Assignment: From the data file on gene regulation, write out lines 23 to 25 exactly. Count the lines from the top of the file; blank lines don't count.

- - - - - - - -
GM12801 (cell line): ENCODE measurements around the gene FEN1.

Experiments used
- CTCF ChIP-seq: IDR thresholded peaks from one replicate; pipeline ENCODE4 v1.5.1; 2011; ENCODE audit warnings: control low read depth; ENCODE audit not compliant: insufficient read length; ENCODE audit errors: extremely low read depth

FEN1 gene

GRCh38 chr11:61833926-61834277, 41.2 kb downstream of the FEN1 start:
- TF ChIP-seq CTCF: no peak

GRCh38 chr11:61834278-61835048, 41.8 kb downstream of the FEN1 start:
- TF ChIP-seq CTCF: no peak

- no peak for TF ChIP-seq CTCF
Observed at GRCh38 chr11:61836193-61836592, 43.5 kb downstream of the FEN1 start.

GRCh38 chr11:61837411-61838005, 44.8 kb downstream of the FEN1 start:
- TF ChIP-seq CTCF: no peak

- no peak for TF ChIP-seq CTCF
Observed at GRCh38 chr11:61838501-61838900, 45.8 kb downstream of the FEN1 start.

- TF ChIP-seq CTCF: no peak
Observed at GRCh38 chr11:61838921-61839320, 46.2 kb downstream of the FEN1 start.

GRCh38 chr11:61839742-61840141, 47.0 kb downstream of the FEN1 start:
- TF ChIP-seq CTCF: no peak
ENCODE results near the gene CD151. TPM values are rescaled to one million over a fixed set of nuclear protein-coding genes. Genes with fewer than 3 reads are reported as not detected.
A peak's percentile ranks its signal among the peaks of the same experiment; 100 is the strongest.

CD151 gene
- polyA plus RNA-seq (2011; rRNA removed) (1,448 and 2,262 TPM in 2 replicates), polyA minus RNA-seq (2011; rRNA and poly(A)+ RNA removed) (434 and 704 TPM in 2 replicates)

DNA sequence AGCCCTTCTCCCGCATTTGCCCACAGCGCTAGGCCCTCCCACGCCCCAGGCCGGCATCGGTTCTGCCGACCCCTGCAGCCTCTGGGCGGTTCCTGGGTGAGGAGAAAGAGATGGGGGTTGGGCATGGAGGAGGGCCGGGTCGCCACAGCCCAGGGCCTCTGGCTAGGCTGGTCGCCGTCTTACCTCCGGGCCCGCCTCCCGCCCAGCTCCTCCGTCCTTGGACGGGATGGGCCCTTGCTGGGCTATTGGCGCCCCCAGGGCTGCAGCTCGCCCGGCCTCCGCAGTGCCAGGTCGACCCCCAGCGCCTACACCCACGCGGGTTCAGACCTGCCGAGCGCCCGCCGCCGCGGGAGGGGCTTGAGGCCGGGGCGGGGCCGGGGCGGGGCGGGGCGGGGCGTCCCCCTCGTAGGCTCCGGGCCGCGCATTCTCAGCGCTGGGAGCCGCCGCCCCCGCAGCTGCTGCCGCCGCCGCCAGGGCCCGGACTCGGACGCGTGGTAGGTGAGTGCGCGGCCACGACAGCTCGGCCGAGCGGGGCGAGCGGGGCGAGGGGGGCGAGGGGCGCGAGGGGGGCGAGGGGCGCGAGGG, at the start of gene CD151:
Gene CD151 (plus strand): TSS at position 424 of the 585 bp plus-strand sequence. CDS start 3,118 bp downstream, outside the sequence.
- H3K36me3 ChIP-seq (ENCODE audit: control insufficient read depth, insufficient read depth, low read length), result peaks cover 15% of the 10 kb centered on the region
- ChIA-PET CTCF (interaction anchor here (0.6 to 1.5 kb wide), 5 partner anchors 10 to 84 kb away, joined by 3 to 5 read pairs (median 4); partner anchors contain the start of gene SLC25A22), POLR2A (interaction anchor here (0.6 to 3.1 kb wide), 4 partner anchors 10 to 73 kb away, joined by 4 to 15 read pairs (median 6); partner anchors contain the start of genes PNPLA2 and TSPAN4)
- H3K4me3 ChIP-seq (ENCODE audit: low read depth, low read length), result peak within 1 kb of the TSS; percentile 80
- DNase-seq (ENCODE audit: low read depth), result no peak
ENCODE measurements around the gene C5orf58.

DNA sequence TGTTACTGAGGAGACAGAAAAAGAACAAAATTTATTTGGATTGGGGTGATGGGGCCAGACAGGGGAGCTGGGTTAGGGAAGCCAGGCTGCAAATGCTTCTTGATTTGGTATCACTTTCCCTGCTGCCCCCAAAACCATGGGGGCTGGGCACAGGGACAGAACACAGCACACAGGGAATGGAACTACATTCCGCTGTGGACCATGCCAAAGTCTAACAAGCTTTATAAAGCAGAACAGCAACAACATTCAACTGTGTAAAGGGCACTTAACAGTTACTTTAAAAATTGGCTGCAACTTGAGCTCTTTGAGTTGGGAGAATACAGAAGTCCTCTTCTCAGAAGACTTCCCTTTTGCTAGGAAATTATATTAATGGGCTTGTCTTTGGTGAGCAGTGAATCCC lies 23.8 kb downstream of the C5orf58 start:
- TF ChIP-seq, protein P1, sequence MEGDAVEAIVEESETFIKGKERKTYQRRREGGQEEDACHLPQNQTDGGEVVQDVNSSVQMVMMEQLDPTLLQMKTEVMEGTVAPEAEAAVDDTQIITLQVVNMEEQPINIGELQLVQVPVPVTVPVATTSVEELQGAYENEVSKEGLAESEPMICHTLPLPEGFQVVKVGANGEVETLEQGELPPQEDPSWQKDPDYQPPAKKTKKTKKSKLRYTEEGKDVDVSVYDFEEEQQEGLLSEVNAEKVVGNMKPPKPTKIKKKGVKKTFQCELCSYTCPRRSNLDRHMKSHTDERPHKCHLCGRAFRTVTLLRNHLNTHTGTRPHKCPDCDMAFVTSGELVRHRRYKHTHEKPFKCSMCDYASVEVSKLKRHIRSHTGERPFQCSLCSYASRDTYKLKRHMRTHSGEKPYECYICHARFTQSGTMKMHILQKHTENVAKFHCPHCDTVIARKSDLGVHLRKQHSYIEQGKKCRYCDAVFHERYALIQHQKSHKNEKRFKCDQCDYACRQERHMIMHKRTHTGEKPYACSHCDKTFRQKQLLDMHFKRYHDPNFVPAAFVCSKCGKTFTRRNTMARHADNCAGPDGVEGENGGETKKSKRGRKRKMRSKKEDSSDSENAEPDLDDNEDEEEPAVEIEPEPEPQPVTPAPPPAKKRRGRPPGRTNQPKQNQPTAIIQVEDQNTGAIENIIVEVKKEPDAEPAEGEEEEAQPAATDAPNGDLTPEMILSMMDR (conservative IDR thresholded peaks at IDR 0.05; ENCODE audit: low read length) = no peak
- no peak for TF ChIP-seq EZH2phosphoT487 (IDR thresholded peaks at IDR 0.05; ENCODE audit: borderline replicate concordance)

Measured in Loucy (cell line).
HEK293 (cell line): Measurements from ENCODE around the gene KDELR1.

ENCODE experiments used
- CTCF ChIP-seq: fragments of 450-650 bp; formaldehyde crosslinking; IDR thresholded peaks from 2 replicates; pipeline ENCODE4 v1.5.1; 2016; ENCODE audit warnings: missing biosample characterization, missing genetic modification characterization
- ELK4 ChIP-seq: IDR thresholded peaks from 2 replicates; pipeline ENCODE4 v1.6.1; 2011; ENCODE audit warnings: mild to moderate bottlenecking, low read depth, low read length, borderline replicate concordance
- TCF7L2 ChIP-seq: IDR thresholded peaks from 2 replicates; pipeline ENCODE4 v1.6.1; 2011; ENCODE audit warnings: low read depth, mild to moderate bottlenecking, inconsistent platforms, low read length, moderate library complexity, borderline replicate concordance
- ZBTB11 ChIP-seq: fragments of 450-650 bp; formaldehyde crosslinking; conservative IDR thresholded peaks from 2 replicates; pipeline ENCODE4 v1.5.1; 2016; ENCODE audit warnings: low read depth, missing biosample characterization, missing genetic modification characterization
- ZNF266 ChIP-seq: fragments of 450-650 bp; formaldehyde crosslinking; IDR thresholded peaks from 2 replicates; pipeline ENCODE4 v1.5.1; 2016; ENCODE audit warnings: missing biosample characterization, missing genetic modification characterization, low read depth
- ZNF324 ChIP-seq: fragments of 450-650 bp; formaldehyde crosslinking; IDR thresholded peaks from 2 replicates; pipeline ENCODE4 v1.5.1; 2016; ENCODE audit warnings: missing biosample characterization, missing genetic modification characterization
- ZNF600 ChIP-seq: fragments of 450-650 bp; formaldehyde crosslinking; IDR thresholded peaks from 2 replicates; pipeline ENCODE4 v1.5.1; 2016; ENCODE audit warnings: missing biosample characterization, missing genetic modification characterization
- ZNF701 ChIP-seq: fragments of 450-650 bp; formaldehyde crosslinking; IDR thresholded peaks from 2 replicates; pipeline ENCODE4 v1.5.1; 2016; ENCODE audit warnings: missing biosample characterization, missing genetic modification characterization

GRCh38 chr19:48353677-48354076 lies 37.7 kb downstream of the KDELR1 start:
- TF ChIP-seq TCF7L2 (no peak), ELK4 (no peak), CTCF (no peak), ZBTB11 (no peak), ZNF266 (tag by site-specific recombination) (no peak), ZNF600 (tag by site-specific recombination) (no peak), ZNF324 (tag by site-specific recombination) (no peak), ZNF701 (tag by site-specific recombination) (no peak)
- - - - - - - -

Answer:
DNA sequence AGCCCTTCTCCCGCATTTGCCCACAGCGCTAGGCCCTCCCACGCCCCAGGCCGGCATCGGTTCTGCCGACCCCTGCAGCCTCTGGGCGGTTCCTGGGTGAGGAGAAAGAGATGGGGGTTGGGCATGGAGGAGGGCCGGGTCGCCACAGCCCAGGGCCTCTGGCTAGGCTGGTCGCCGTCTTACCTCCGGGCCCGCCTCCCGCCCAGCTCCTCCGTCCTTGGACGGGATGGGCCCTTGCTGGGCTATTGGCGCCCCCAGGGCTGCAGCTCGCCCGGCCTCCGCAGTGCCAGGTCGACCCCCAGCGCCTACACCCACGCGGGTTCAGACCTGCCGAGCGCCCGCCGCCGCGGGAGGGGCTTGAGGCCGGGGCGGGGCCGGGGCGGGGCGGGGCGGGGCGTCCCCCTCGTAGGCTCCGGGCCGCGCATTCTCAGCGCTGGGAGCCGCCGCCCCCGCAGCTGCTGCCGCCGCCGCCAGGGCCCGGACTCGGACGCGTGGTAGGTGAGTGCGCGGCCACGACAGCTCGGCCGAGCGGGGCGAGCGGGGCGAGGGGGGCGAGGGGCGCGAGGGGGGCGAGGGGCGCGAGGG, at the start of gene CD151:
Gene CD151 (plus strand): TSS at position 424 of the 585 bp plus-strand sequence. CDS start 3,118 bp downstream, outside the sequence.
- H3K36me3 ChIP-seq (ENCODE audit: control insufficient read depth, insufficient read depth, low read length), result peaks cover 15% of the 10 kb centered on the region